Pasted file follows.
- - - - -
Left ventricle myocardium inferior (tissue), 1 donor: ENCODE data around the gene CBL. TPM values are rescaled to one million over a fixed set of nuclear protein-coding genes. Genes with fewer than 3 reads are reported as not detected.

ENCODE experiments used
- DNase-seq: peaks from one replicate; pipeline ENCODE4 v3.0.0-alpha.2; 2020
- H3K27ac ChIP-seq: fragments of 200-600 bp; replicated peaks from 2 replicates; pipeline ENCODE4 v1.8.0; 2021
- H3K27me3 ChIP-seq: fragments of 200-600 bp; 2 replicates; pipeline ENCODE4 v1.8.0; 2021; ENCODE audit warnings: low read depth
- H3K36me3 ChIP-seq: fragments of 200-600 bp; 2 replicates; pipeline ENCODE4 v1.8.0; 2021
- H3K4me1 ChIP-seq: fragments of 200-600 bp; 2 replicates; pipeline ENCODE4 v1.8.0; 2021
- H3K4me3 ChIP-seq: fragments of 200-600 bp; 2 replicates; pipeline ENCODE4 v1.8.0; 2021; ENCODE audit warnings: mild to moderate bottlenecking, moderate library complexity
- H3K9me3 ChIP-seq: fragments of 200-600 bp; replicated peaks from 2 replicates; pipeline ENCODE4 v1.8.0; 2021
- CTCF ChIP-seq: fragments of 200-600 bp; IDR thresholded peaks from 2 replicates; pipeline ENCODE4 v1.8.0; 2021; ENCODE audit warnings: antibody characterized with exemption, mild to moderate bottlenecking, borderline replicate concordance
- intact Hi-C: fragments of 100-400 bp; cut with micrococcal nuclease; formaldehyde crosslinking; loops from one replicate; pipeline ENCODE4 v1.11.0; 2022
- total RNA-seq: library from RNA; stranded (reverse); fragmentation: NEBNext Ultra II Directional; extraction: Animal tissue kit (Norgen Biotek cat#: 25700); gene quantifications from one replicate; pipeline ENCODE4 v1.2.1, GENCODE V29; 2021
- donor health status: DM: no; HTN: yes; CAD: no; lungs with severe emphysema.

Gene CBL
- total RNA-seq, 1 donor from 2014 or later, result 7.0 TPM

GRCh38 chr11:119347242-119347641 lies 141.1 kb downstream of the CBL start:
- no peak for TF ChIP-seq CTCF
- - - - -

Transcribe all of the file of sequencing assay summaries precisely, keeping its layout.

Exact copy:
Left ventricle myocardium inferior (tissue), 1 donor: ENCODE data around the gene CBL. TPM values are rescaled to one million over a fixed set of nuclear protein-coding genes. Genes with fewer than 3 reads are reported as not detected.

ENCODE experiments used
- DNase-seq: peaks from one replicate; pipeline ENCODE4 v3.0.0-alpha.2; 2020
- H3K27ac ChIP-seq: fragments of 200-600 bp; replicated peaks from 2 replicates; pipeline ENCODE4 v1.8.0; 2021
- H3K27me3 ChIP-seq: fragments of 200-600 bp; 2 replicates; pipeline ENCODE4 v1.8.0; 2021; ENCODE audit warnings: low read depth
- H3K36me3 ChIP-seq: fragments of 200-600 bp; 2 replicates; pipeline ENCODE4 v1.8.0; 2021
- H3K4me1 ChIP-seq: fragments of 200-600 bp; 2 replicates; pipeline ENCODE4 v1.8.0; 2021
- H3K4me3 ChIP-seq: fragments of 200-600 bp; 2 replicates; pipeline ENCODE4 v1.8.0; 2021; ENCODE audit warnings: mild to moderate bottlenecking, moderate library complexity
- H3K9me3 ChIP-seq: fragments of 200-600 bp; replicated peaks from 2 replicates; pipeline ENCODE4 v1.8.0; 2021
- CTCF ChIP-seq: fragments of 200-600 bp; IDR thresholded peaks from 2 replicates; pipeline ENCODE4 v1.8.0; 2021; ENCODE audit warnings: antibody characterized with exemption, mild to moderate bottlenecking, borderline replicate concordance
- intact Hi-C: fragments of 100-400 bp; cut with micrococcal nuclease; formaldehyde crosslinking; loops from one replicate; pipeline ENCODE4 v1.11.0; 2022
- total RNA-seq: library from RNA; stranded (reverse); fragmentation: NEBNext Ultra II Directional; extraction: Animal tissue kit (Norgen Biotek cat#: 25700); gene quantifications from one replicate; pipeline ENCODE4 v1.2.1, GENCODE V29; 2021
- donor health status: DM: no; HTN: yes; CAD: no; lungs with severe emphysema.

Gene CBL
- total RNA-seq, 1 donor from 2014 or later, result 7.0 TPM

GRCh38 chr11:119347242-119347641 lies 141.1 kb downstream of the CBL start:
- no peak for TF ChIP-seq CTCF